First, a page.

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Back to School 2018: GCPS Buses Prepare to Hit the Road to Pick Up Students

GCPS buses prepare for new school year

Back to School 2018: GCPS Buses Prepare to Hit the Road to Pick Up Students

July 17, 2017

     As Gwinnett students and their families get ready for another school year to begin on Monday, August 6, Gwinnett County school bus drivers will hit the road ahead of time to prepare families for school bus riding safety. 

     Gwinnett County students and parents will start noticing school buses driving routes in their neighborhoods starting Tuesday, July 31. All GCPS bus drivers will run their assigned routes during actual drive times in the mornings and afternoons, beginning Tuesday, July 31, through Friday, August 3. Parents and students should look for their school’s name which will be displayed on a card in the bus window to help parents identify their child’s bus. (Note: The practice runs will be limited on days schools do registration as drivers take part in back-to-school activities at the local school and participate in mandatory safety training sessions). 

Fast facts about GCPS transportation services … 
(*These facts are based on the 2017-2018 school year)

  • Gwinnett transports more than 130,929 students twice a day and is the 3rd largest transporter of students in the country
  • Operates more than 1,980 school buses
  • Drives 8,167 runs per day
  • Has 45,076 bus stops 
  • Drives more than 131,000 miles per day (more than 30 round trips to Los Angeles per day)
  • Drives more than 23.5 million miles per year
  • Also, according to the National Highway Traffic Safety Administration  (NHTSA) -  Students are about 70 times more likely to get to school safely when taking a school bus instead of traveling by car. 

Plan for additional time on the first few days of school
     On the first few days of school, Gwinnett school officials ask that parents have students at the bus stop approximately 15 minutes before their scheduled bus arrival. In addition, plan for routes to run a little slower during the first few days as drivers will go through additional procedures before releasing students at their bus stops to ensure the safety of students, especially young students who are new bus riders. This means that many buses may run behind schedule the first few days, especially on the afternoon routes.

Working together to keep Gwinnett children safe
     Riding the school bus is an exciting experience, especially for young, first-time riders. As the new school year begins, GCPS asks parents to review bus stop safety with their children, including these back-to-school safety recommendations:

  • Parents should find the location of their child’s bus stop (information is available at the school) and take their child to that bus stop before the first day of school. This will help the student become familiar with the location.   
  • Parents should drive their child around the area near the bus stop, ensuring familiarity with the route and recognition of where to get off the bus. Parents also should point out landmarks that are easily recognized to help the student know which stop is theirs. (Note: On afternoon routes, students are not let off a bus on cul-de-sac streets until the bus has completely turned around and is on its way out of the cul-de-sac.)
  • Parents should make sure their children understand that if they are uncertain about a stop they should not get off the bus. The child should tell the driver he or she isn’t sure. The school bus driver will take the student back to the school and contact the parents. This is particularly important for younger school-aged students (grades K-2) who are more likely to follow the crowd off the bus.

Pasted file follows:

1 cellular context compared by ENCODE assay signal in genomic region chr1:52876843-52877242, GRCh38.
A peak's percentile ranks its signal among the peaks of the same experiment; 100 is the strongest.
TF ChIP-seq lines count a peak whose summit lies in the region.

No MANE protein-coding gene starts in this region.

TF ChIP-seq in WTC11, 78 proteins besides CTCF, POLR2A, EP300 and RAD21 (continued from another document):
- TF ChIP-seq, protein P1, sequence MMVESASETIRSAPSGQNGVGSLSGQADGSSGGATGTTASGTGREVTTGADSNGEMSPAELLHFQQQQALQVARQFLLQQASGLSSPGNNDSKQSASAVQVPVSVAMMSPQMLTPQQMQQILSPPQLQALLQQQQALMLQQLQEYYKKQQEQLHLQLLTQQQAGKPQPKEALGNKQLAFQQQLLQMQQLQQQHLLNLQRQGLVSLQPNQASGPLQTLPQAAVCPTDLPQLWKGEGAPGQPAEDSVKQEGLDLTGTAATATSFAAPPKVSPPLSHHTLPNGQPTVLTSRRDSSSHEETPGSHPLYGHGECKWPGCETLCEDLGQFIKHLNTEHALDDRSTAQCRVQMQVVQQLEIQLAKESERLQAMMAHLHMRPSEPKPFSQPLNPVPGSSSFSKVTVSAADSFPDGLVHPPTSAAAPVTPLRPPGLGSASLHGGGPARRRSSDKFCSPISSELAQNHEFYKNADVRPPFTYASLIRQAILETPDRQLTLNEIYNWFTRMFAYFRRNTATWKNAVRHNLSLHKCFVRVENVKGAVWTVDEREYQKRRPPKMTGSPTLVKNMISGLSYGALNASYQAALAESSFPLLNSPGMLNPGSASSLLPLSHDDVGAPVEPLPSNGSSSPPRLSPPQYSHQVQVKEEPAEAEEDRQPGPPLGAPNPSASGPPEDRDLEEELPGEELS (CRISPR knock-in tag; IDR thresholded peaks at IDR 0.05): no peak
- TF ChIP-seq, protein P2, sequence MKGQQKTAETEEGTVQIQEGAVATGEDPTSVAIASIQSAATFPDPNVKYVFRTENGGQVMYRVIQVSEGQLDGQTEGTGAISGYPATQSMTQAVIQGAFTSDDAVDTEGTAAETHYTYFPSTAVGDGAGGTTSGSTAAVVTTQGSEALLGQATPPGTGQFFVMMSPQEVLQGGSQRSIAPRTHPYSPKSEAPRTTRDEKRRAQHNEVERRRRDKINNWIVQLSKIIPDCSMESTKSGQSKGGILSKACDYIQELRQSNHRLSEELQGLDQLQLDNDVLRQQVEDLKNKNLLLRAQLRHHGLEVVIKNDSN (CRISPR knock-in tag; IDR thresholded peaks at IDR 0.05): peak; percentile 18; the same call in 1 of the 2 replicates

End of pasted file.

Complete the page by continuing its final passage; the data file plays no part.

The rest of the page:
• Parents should set the child’s routine from the very first morning. If a family has decided a student will ride the school bus for the school year, a parent should have them ride the bus that first morning and not drive them to school. Following the routine from the first day helps the student and the driver become familiar with each other and the bus route. 
  • Parents need to plan with a group of other parents and adults to have an adult supervisor present each morning and afternoon at the bus stop. When a student recognizes the adult supervisor on duty during the afternoon route, it gives them a sense of reassurance that they have gotten to the correct stop.

Number to call if child doesn’t get off bus: If, for some reason, a child does not get off his or her bus at the scheduled bus stop, parents or guardians should call their local school. If they can’t reach the school, they may call transportation at 770-513-6686.

Number to call regarding special education transportation questions and services: 770-513-6881.

If parents need assistance in resolving pick up/delivery questions during the school year: Parents should call the school their child attends. Often they will have the needed information. If they do not have the information, the school is best equipped to contact the appropriate transportation staff member for a quick response.

Transportation Alternate Address Form or Transportation Parent Authorization Form needed for service to other addresses
     All students will be picked up and dropped off at the bus stop serving their home address. Exceptions are made for those students who have a documented disability that requires a change, or those who have an “Alternative Address Form”, or a “Transportation Parent Authorization Form” on file. These forms identify alternate pickup and/or delivery (within the attending school zone) at an address designated by parents for child-care purposes. Each year a new form has to be filled out. These forms should be filled out annually as they are not carried over from year to year. 

For questions on these forms, parents or guardians should call 678-226-7036.
 

 
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